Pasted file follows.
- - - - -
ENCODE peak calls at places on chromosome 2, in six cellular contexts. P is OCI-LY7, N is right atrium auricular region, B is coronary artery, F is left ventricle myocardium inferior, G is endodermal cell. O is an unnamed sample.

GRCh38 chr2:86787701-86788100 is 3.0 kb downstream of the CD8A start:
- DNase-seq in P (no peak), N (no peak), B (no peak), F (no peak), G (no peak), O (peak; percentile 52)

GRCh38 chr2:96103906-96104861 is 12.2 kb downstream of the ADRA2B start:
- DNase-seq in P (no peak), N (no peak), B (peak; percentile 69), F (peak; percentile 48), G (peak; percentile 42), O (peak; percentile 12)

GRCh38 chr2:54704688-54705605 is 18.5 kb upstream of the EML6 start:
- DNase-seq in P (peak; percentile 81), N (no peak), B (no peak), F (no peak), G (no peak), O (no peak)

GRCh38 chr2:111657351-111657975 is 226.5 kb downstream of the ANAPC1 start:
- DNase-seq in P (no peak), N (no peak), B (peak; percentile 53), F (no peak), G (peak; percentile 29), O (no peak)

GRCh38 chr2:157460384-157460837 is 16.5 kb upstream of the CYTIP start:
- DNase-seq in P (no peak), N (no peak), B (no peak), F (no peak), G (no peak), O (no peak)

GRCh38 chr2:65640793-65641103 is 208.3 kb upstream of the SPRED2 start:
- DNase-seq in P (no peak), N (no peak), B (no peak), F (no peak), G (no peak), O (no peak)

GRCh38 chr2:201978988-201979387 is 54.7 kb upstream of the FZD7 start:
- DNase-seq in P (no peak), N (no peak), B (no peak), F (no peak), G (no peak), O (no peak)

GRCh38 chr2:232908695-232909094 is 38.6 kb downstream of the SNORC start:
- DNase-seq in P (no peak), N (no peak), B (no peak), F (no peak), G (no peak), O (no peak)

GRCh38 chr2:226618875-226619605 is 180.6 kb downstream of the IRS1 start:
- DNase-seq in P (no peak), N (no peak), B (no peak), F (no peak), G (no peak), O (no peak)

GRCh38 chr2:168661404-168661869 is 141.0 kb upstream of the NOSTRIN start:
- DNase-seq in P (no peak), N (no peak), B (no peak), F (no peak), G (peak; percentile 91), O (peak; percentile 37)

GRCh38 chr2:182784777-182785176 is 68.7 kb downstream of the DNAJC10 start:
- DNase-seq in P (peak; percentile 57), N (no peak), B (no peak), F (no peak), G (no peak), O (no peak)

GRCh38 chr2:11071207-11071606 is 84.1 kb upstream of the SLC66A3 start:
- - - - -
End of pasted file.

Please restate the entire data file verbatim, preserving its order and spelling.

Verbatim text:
ENCODE peak calls at places on chromosome 2, in six cellular contexts. P is OCI-LY7, N is right atrium auricular region, B is coronary artery, F is left ventricle myocardium inferior, G is endodermal cell. O is an unnamed sample.

GRCh38 chr2:86787701-86788100 is 3.0 kb downstream of the CD8A start:
- DNase-seq in P (no peak), N (no peak), B (no peak), F (no peak), G (no peak), O (peak; percentile 52)

GRCh38 chr2:96103906-96104861 is 12.2 kb downstream of the ADRA2B start:
- DNase-seq in P (no peak), N (no peak), B (peak; percentile 69), F (peak; percentile 48), G (peak; percentile 42), O (peak; percentile 12)

GRCh38 chr2:54704688-54705605 is 18.5 kb upstream of the EML6 start:
- DNase-seq in P (peak; percentile 81), N (no peak), B (no peak), F (no peak), G (no peak), O (no peak)

GRCh38 chr2:111657351-111657975 is 226.5 kb downstream of the ANAPC1 start:
- DNase-seq in P (no peak), N (no peak), B (peak; percentile 53), F (no peak), G (peak; percentile 29), O (no peak)

GRCh38 chr2:157460384-157460837 is 16.5 kb upstream of the CYTIP start:
- DNase-seq in P (no peak), N (no peak), B (no peak), F (no peak), G (no peak), O (no peak)

GRCh38 chr2:65640793-65641103 is 208.3 kb upstream of the SPRED2 start:
- DNase-seq in P (no peak), N (no peak), B (no peak), F (no peak), G (no peak), O (no peak)

GRCh38 chr2:201978988-201979387 is 54.7 kb upstream of the FZD7 start:
- DNase-seq in P (no peak), N (no peak), B (no peak), F (no peak), G (no peak), O (no peak)

GRCh38 chr2:232908695-232909094 is 38.6 kb downstream of the SNORC start:
- DNase-seq in P (no peak), N (no peak), B (no peak), F (no peak), G (no peak), O (no peak)

GRCh38 chr2:226618875-226619605 is 180.6 kb downstream of the IRS1 start:
- DNase-seq in P (no peak), N (no peak), B (no peak), F (no peak), G (no peak), O (no peak)

GRCh38 chr2:168661404-168661869 is 141.0 kb upstream of the NOSTRIN start:
- DNase-seq in P (no peak), N (no peak), B (no peak), F (no peak), G (peak; percentile 91), O (peak; percentile 37)

GRCh38 chr2:182784777-182785176 is 68.7 kb downstream of the DNAJC10 start:
- DNase-seq in P (peak; percentile 57), N (no peak), B (no peak), F (no peak), G (no peak), O (no peak)

GRCh38 chr2:11071207-11071606 is 84.1 kb upstream of the SLC66A3 start: